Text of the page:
jESC 2004: My opinion (Part I)


After doing a full opinion on a Eurovision Song Contest edition (1979), it’s fair for me to do one for a Junior Eurovision Song Contest edition. And why not doing it for what I view as the best jESC edition ever with the biggest number of participating countries (still a record) ever in a jESC edition?

The EBU logo + the vibrating and colorful dancing with the parade of nations showing up makes it a very good opening. Nadia Hasnaoui (journalist and presenter, she got her first EBU experience that year. In recent years, she’d been involved with ESC: in 2010, she’d one of the co-hosts of the edition held in Oslo, Norway and in the last two years, she’d be the norwegian spokesperson) and Stian Barsnes Simonsen (actor and nowadays a presenter in several shows, which would include two Norwegian ESC NF (Melodi Grand Prix editions in 2006 and 2007) were the hosts of the evening

By the running order, here are my comments of the first 9 songs:

01: Greece – Secret Band – O palios mou eaftos

Once again, Greece started the contest after doing it so in the first year of jESC. This time, the song was miles different from the previous one: a catchy rock song about someone who’s in love with someone but finds it unbearable. The performance was quite convincing, just like the song. In a way, the first two years were great for this country and in the next one, they’d have their best song and placing ever in the contest

02: Malta – Young Talent Team – Power of a song

The group composed of eight members (the maximum, according to the jESC rules at the time as nowadays is six, just like on ESC) singing an energetic and full-of-life song exalting the power of music in our life. Eventhough the choreography had much to be nicely elaborated, it became a visual mess and it wasn’t vocally perfect. Still, it’s a nice song

03: The Netherlands – Klaartje & Nicky – Hij is een kei

Fun, fun, fun: that’s the motto of the song about a boy the girls love. Just like the song, they also were funny during the performance. Overall, it isn’t the best song in the world, but well, does it try to be one? A funny moment also happened during the voting: whenever they got points, they’d whistle so loudly for anyone to hear them

04: Switzerland – Demis Mirarchi – Birichino

The first debutant country in this edition of jESC. Much like the type songs we can hear on Italy‘s most famous children contest, “Zecchino d’Oro”, the song transpired the fact that he was a cheeky boy on its lyrics. Although he defended the song the best he could, both the song and the performance were unbearable and forgettable to watch. Not one bit of the song was really likeable in my opinion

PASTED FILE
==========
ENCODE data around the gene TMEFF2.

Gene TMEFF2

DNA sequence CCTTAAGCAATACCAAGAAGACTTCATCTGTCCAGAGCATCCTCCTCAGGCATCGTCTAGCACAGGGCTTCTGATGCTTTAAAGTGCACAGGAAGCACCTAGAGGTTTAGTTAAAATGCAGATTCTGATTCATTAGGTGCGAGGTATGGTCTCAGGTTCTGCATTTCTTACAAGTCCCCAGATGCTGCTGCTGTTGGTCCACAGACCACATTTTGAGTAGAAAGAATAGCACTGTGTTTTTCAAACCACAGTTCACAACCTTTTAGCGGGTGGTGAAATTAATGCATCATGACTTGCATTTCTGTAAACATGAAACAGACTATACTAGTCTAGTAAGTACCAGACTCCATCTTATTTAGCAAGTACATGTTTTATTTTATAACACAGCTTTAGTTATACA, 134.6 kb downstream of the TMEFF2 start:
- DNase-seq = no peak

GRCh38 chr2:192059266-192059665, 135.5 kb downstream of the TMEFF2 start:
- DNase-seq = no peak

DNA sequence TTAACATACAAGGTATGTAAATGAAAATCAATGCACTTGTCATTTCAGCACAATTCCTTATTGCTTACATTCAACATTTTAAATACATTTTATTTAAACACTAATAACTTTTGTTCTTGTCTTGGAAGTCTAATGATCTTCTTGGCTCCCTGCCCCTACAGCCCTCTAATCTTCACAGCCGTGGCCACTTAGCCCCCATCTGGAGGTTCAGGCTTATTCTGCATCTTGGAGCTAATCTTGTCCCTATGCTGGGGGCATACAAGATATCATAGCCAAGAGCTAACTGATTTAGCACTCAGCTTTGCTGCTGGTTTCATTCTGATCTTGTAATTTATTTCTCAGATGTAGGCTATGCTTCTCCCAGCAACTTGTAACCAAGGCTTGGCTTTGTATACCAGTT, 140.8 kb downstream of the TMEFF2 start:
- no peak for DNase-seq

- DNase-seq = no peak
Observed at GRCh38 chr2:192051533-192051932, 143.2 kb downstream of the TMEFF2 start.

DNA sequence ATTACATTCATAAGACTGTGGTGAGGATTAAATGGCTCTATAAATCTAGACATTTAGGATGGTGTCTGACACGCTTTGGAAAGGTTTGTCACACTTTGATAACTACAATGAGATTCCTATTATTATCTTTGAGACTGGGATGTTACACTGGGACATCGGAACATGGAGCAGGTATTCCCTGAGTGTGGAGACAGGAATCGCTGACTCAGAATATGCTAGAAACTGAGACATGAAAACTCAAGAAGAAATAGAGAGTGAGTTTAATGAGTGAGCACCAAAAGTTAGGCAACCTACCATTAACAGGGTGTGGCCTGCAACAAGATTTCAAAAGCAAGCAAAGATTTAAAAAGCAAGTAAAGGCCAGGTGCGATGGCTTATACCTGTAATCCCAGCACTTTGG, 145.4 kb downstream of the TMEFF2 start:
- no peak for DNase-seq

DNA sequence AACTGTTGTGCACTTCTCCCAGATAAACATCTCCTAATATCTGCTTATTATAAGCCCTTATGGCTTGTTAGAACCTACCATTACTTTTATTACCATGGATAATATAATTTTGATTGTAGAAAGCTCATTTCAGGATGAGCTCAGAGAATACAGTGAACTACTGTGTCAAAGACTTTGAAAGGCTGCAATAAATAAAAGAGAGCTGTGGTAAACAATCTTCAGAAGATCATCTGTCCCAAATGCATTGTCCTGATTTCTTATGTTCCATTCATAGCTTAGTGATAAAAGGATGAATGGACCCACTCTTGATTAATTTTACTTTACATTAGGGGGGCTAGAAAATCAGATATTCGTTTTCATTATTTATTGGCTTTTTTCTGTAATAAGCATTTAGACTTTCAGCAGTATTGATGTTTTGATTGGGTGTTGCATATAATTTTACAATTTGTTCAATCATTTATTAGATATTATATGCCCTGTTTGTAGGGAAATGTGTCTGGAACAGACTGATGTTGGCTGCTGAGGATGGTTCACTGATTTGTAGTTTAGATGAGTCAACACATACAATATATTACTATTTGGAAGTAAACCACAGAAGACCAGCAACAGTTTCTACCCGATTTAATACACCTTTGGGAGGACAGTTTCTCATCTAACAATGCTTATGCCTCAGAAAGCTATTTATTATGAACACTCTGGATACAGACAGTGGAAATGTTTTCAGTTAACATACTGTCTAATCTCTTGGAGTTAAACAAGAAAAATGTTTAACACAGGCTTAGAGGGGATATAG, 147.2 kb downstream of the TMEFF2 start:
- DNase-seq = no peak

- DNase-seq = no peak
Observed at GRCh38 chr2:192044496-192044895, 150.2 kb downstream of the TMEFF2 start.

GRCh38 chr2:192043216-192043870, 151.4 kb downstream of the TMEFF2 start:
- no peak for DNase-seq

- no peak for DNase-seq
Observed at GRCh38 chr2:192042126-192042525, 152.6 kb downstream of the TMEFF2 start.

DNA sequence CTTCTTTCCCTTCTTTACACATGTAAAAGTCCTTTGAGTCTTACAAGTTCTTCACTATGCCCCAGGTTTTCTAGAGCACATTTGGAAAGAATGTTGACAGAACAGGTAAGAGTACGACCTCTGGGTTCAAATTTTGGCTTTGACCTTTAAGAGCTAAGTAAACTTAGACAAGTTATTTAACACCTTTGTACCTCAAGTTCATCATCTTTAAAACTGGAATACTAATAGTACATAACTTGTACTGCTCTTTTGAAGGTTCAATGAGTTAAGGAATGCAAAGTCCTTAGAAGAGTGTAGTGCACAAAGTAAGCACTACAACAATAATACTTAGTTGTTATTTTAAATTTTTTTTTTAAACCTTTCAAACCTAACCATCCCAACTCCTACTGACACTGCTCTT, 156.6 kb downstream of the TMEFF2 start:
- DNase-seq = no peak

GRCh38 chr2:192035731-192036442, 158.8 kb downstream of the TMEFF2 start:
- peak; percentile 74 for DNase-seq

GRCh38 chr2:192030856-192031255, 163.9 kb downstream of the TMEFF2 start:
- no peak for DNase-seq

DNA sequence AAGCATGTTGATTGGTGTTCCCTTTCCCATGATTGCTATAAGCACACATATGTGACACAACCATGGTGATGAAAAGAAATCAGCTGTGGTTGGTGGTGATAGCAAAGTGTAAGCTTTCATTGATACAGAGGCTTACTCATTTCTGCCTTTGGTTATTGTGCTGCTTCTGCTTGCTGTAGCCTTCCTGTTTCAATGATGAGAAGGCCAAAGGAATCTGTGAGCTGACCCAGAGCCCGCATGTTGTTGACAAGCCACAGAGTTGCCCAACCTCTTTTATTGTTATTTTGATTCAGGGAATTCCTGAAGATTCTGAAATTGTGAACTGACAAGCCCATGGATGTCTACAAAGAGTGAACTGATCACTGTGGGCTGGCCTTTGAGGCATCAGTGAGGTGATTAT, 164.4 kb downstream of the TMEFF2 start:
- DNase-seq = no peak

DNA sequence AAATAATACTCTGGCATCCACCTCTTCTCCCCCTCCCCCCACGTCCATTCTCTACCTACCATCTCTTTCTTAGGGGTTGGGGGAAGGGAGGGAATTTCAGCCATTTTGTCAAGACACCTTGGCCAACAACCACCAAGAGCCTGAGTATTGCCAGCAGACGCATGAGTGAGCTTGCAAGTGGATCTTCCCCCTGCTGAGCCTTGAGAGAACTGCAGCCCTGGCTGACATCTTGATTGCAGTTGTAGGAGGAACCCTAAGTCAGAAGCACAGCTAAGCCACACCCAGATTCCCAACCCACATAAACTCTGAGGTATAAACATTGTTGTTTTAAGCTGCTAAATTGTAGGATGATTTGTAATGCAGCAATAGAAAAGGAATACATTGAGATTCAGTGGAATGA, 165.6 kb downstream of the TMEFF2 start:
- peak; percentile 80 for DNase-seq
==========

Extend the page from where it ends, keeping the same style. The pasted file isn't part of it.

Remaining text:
05: Norway – @lek – En stjerne skal jeg bli

The host country sent what was their strongest entry yet and was tipped as a favourite to do pretty well when it’d come to the results announcement. Really solid and strong power catchy entry about the singer’s efforts to become a star, sadly detracted by a bad vocal performance: it was totally painful to hear such a off-key vocals (according to rumours, the bad vocal performance happened because the singer probably reached the age of puberty and couldn’t do the higher notes. If it’s true or not, we’ll never know)

06: France – Thomas – Si on voulait bien

The second and last debutant country in this edition of jESC. Quality music was what they’ve sent for that edition in a stereotypically french way: a catchy “chanson” type of entry about humanity and the person’s reasoning about it. It wasn’t just quality in terms of music, it was also quality in terms of performance: simple but effective, with the cameras delivering well the corkyness of the song. Totally one of the highlights of the night

07: Macedonia – Martina Siljanovska – Zabava

After the failed try of the previous entry, the new formula for the country’s participation in the contest was a lighter and less mature entry. And it works: the song that invites us to dance blended into the joyful and confident performance the singer made. In my opinion, though, it’s so-so: the entry itself is quite annoying at times, but it’s not unbearable

08: Poland – KWADro – Łap życie

The previous year was to forget and sadly this edition would be another one to forget, eventhough the song about life was an improvement over Poland‘s uninteresting jazzy entry of 2003. Composed by four girls, they tried the best they could to save the song from being totally forgotten, but it didn’t sadly work out for them. Trivia: one of the members of the group, Weroniką Bochat, would be a chorist for Marcin in ESC 2010

09: Cyprus – Marios Tofi – Onira

On ESC 2004, Sakis Rouvas represented Greece with “Shake it”, a ethno-pop entry. On jESC 2004, we find quite a few similiarities on Cyprus that year as they unintentionally sent a derivated formula of it: infectuous ethno-pop melody, contagious choreography and a metaphoric charisma on both vocal and visual terms. There’s one difference: “Shake it” was, in my opinion, a turd of a song. “Onira” is a better concieved try at ethno-pop that can be really enjoyable. In a future time, he would try to go to ESC in 2006 with the catchy entry “Congratulations”, something that he almost managed to do if it wasn’t for Annet(te) Artani winning the Cypriot ESC NF with the ballad “Why angels cry?”

This ends the first part of my opinion about jESC 2004. Soon, the 2nd part will be posted. But here’s the video of the jESC 2004 opening:

Thank you,

LAboy 456
(Rui Craveiro)


Posted on 5 de July de 2012, in Junior Eurovision Song Contest. Bookmark the permalink. Leave a comment.

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